Some GeoIP2 products and services can identify many IP addresses that belong to different kinds of anonymizers, from VPNs to TOR exit nodes. Anonymous IP data includes:
End-users may use anonymizers for a variety of reasons. They may be privacy-conscious web users who do not want their personal information tracked. However, anonymizers may also be attempting to get around geofencing or to hide their identity while engaging in fraud and other malicious activities.
Anonymizer data, which is updated daily, can be found in the following GeoIP2 products and services:
- GeoIP2 Insights web services. Learn more about the features and pricing GeoIP2 Insights web service and purchase service credit on our main website.
- GeoIP2 Anonymous IP database. Learn more about the features of the GeoIP2 Anonymous IP database and get in touch with sales on our main website.
In addition, the minFraud Insights and Factors web services include anonymizer data along with a wide variety of additional data and risk scoring to help detect fraud. The minFraud services are better at detecting malware-compromised devices and botnets, which are frequently used by fraudsters. Learn more about anonymous IP data in the minFraud services.
If the IP address has been flagged as any kind of anonymizer, it will be identified with this data point.
Regardless of what type of anonymizer is being used, these services will all effectively hide the IP address of the end-user. Someone using an anonymizer may simply be a privacy-conscious web user, but it is important to note that all IP geolocation and IP intelligence data associated with an anonymous IP will correspond to the web host running the anonymizer rather than the end-user.
For example, suppose someone located in Oregon in the United States is using a VPN to browse your website from their mobile phone. Suppose that this VPN is hosted in a data center in California in the United States. We may identify that IP address as an anonymizing VPN. If we geolocate this IP address and provide IP intelligence data for it, we would geolocate the IP address to California, rather than Oregon, and would provide IP intelligence data for a hosting facility rather than a mobile network.
If you feel that a customer’s IP address was incorrectly flagged as an anonymizer, please contact our support team, and we will have our data review team investigate the IP. Please do not ask the customer to contact us directly.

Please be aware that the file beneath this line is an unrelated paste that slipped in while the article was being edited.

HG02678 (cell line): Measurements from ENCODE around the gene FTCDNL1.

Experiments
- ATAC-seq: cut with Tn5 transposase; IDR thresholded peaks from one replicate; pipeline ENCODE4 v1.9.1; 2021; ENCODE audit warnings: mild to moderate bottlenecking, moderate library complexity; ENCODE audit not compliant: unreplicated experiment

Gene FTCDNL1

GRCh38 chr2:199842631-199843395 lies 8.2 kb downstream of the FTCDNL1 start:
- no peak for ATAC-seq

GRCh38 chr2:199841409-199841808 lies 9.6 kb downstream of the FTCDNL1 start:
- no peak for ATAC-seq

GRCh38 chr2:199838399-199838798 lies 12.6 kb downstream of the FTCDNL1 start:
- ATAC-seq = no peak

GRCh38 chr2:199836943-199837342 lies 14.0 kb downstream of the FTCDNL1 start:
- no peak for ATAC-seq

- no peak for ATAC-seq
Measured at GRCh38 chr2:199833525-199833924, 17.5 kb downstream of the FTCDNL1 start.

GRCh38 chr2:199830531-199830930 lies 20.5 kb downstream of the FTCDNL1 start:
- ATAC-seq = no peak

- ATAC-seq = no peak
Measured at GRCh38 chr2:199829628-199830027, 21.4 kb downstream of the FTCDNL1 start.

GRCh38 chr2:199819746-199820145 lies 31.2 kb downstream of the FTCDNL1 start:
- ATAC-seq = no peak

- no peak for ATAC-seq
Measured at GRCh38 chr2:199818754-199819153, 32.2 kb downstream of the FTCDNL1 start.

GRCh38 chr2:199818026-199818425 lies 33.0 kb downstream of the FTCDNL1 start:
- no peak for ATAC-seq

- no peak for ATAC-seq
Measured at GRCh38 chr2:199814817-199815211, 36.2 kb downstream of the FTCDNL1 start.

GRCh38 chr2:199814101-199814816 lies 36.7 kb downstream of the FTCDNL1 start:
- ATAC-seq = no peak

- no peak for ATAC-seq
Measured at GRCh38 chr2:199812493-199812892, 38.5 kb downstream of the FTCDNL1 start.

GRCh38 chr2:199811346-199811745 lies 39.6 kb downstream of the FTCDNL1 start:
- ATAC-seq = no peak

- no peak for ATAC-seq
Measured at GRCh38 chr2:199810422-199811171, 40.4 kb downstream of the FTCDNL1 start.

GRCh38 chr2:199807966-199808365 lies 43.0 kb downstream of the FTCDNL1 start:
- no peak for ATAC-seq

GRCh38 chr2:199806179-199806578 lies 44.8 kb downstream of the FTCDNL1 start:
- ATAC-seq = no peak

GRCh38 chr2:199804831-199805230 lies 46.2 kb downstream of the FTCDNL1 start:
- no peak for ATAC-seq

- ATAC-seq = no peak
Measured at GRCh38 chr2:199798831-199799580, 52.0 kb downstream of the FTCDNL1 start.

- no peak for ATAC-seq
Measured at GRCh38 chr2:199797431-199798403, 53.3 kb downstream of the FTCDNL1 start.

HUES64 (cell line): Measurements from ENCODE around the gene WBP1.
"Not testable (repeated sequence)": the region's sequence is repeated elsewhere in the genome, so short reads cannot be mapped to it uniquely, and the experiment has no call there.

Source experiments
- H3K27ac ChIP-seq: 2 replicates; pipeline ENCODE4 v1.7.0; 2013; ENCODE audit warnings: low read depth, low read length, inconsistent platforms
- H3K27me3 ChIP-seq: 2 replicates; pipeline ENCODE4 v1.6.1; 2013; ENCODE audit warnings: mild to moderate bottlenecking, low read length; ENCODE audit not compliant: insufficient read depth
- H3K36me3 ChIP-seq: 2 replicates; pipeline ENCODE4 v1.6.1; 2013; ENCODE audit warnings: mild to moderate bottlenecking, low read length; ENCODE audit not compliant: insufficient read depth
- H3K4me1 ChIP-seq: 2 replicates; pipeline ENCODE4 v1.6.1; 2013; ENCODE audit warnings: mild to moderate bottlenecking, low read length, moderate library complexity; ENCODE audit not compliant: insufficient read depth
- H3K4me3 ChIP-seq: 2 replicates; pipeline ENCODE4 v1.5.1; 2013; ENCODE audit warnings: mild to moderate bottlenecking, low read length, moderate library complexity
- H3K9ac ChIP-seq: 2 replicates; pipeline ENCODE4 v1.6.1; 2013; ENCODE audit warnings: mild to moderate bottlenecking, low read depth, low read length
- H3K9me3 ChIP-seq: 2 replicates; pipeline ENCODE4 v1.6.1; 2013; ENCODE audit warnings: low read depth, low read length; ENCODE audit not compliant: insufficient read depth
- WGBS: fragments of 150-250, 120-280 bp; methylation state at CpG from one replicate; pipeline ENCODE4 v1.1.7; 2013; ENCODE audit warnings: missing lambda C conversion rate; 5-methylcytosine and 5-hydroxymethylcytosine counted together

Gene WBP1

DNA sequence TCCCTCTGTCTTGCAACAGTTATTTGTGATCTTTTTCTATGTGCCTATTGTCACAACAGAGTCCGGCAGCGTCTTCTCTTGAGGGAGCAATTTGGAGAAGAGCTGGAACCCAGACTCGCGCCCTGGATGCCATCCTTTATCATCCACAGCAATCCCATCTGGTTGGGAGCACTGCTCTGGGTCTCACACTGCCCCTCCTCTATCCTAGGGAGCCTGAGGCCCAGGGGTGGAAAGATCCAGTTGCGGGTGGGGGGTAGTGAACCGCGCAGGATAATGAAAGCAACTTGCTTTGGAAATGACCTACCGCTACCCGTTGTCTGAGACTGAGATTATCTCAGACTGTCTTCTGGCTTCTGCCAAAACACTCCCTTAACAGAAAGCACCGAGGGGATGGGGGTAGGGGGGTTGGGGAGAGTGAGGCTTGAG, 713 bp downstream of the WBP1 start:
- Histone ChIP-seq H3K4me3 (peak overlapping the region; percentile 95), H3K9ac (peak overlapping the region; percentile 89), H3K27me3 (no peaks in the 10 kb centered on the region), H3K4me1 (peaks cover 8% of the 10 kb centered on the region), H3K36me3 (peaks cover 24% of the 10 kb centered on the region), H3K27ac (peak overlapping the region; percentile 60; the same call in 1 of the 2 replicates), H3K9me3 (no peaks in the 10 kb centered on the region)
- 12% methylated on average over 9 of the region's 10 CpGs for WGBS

You can read the API specifications for our anonymizer detection in our developer's documentation:
Types of anonymizers
We identify five different kinds of anonymizers: VPNs, hosting providers, public proxies, residential proxies, and TOR exit nodes.
These different kinds of anonymizers operate in similar ways, taking advantage of the structure of the internet to effectively mask the IP address, and thus the geolocation, of the end-user. GeoIP2 products and services do not provide a way to find the IP address or geolocation of an end-user using an anonymizer. To learn more about anonymizer use as it relates to GeoIP2 accuracy, please check out our blog post, specifically the "VPNs and Other Proxies" section.
Virtual private networks (VPNs) are usually a paid service, where a customer can browse the internet using an IP address provided by a third-party. This third-party acts as an intermediary for all browsing done by the user.
Many VPN users are privacy-conscious web users who are not necessarily engaged in any malicious activity.
You can read the API specifications for our VPN detection in our developer's documentation:
Web hosting services can be used to create private proxies, and many VPN services use hosting providers instead of registering their own IP ranges. This means that if you see traffic associated with an end-user coming from a hosting provider, the end-user is probably using a VPN, even if we have not otherwise identified it as such.
You can read the API specifications for our hosting provider detection in our developer's documentation:
Public proxies tend to be easy to access and are openly published.
You can read the API specifications for our public proxy detection in our developer's documentation:
Residential proxies are harder to detect than other kinds of proxies as these IPs appear to be associated with legitimate residential ISPs.
You can read the API specifications for our residential proxy detection in our developer's documentation:
TOR exit nodes
These are published IPs used as exit nodes for the TOR network. Traffic from these nodes have been relayed through several servers to preserve anonymity.
You can read the API specifications for our TOR exit node detection in our developer's documentation:
Other types of proxies
In addition to the anonymizers flagged above, there are other kinds of privacy-focused networks such as Apple iCloud Private Relay that protect the identity (and sometimes the more specific geolocation) of the end-user, but include additional oversight by the companies who manage these networks. Learn more about these networks.
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